All About Bail

Posted by Perry de Marco, Sr. on 2 December 2013

When a defendant is arrested and charged with a criminal offense, one of the first questions to address is the matter of bail. In the Commonwealth of Pennsylvania, pre-trial release on bail is afforded to a defendant except for Capital Crimes, those charging Murder or for which a sentence of life imprisonment might be imposed. The right to bail is provided for by the Eighth Amendment of the United States Constitution, Article I § 14 of the Pennsylvania Constitution, and by Rules 520-522 of the Pennsylvania Rules of Criminal Procedure. Unfortunately, most Defendants and lay people do not fully understand the issues surrounding the question of bail. In short bail is designed to enable the release of a defendant charged with a crime, while at the same time ensuring that he or she will appear for Court and the public will be protected. In Philadelphia County, this decision is made by Bail Commissioners who preside in Bail Arraignment Court located in the basement of the Philadelphia Criminal Justice Center.

Arraignment Court operates 24 hours per day, seven days per week. It is staffed by representatives of both the District Attorney’s Office and the Office of the Public Defender. Defendants who have retained private attorneys are entitled to have their own lawyers appear and make bail arguments on their behalf. At the time of the bail hearing, the Commissioner reads a summary of the charges lodged against the defendant. He considers, among other things, the seriousness of the offense, the danger presented to the public, the criminal history of the defendant, if any, the prior history of the defendant regarding his prior failures to appear for court, his family ties to the community, his education, employment, and any other relevant factor that may weigh on a bail decision. He also considers bail guidelines, which are designed to give a bail range for cases of a similar nature. Once the commissioner announces his bail decision, both the defendant and the District Attorney have the right to take an immediate appeal to a Municipal Court Judge should they chose to do so. This appeal is done via a telephone conference immediately after the Commissioner’s decision is made. Once the final decision is made, the defendant is permitted to make a telephone call to the person who will assist in the payment of the bail premium. Usually, the premium is set at ten percent of the bail amount. So if the bail were set at $10,000.00, the premium would be $1000.00 plus some minor administrative costs. In certain cases however, the commissioner may order that the entire amount be paid if he deems that case warrants such treatment. In Philadelphia County, bail can be paid by credit card.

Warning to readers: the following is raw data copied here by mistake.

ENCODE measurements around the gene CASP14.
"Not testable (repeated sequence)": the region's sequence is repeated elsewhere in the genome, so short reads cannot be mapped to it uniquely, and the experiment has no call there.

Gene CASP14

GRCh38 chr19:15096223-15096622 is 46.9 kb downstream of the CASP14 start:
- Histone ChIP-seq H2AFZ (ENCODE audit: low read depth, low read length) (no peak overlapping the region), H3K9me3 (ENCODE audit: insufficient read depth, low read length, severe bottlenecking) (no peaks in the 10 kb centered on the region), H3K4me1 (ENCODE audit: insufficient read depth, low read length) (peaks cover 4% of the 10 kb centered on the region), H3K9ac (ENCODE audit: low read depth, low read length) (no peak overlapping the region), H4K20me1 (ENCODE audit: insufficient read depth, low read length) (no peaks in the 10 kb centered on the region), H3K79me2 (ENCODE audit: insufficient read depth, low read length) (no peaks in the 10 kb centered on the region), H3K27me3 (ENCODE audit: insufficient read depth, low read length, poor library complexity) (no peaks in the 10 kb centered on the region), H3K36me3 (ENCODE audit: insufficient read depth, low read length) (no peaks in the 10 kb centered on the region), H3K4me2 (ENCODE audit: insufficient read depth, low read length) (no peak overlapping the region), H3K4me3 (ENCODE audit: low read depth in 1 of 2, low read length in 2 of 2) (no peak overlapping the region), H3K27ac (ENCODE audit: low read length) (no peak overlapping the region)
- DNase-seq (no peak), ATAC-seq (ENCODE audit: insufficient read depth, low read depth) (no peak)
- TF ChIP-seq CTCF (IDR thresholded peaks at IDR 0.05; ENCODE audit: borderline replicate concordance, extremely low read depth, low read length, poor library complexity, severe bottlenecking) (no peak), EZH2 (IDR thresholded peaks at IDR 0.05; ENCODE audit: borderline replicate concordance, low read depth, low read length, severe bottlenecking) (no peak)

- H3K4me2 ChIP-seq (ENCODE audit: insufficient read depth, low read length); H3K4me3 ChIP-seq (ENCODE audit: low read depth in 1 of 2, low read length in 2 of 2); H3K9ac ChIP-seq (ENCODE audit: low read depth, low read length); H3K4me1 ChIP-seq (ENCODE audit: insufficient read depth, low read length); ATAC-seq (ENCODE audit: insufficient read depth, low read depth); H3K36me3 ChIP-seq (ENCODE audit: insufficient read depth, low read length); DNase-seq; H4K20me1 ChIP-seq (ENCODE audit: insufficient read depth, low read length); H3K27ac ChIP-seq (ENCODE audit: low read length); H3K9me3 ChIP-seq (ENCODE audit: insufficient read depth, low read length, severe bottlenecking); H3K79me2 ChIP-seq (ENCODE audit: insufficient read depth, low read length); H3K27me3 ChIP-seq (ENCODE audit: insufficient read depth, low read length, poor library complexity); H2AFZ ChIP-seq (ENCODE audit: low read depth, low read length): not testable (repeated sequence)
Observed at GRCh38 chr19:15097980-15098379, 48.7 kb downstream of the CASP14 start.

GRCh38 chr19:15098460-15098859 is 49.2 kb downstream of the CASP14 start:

Once the Defendant is prepared to pay the bail, the next decision to be made, is who will act a surety? Unfortunately, most people do not understand the responsibilities of the surety. The surety is the person who pays the bail and who guarantees the appearance of the defendant in court. The surety obligates himself by signing a Bail Bond. The surety must understand that if the defendant fails to appear for court and the bail is “sued out” or forfeited, not only does the surety lose the premium paid but he or she is also responsible for the full amount of the bail.

For example: If bail is set at $10,000.00 at 10%, and the defendant fails to appear, the surety not only loses his $1000.00 premium but is also responsible to pay the additional $9000.00. This can have devastating effects when sureties put up their homes or real estate as collateral for bail.

There are additional opportunities to address bail after the initial bail arraignment. A defendant can file a motion in the Court of Common Pleas to have his bail reduced. Once a Judge of the Court of Common Pleas makes a decision on bail, that decision can only be appealed to the Superior Court of Pennsylvania. However, in counties such as Philadelphia and Allegheny, where there is also a Municipal Court, the defendant can also make a bail argument at the time of his Preliminary Hearing. If the defendant makes the bail argument here first and he is dissatisfied with the decision, he can still file a bail motion in Common Pleas Court.

Once a defendant has been released on bail, his responsibility is to appear in court when subpoenaed to do so. Failure to appear may result in the issuance of a bench warrant and, as previously stated, having the bail forfeited. Bail is refunded to the surety at the conclusion of the case.

Currently, in Philadelphia County, the city charges a premium of 30% of the premium paid up to $750.00 as to each bail premium paid. It is common practice by some lawyers to accept assignments of bail refunds as payment, partial or otherwise, for counsel fees. These assignments are contracts negotiated between the lawyer, the surety and the Defendant. The assignments provide a means by which the defendant can secure his release and retain private counsel should he chose to do so.

Last but not least, it is most important for a defendant to have experienced counsel advocating for him or her regarding bail. It is much easier and much more effective to represent a defendant who is on bail and not in custody since the defendant is able to assist his attorney in the investigation and preparation of his defense.

We at the Law Offices of Perry de Marco, Sr., have nearly 40 years experience in advocating for the release of our clients on bail. Having respected counsel is one of the primary factors which courts consider in making serious bail decisions.

Contact the Law Offices of Perry de Marco, Sr. today in order to arrange for a free consultation. 215-563-8000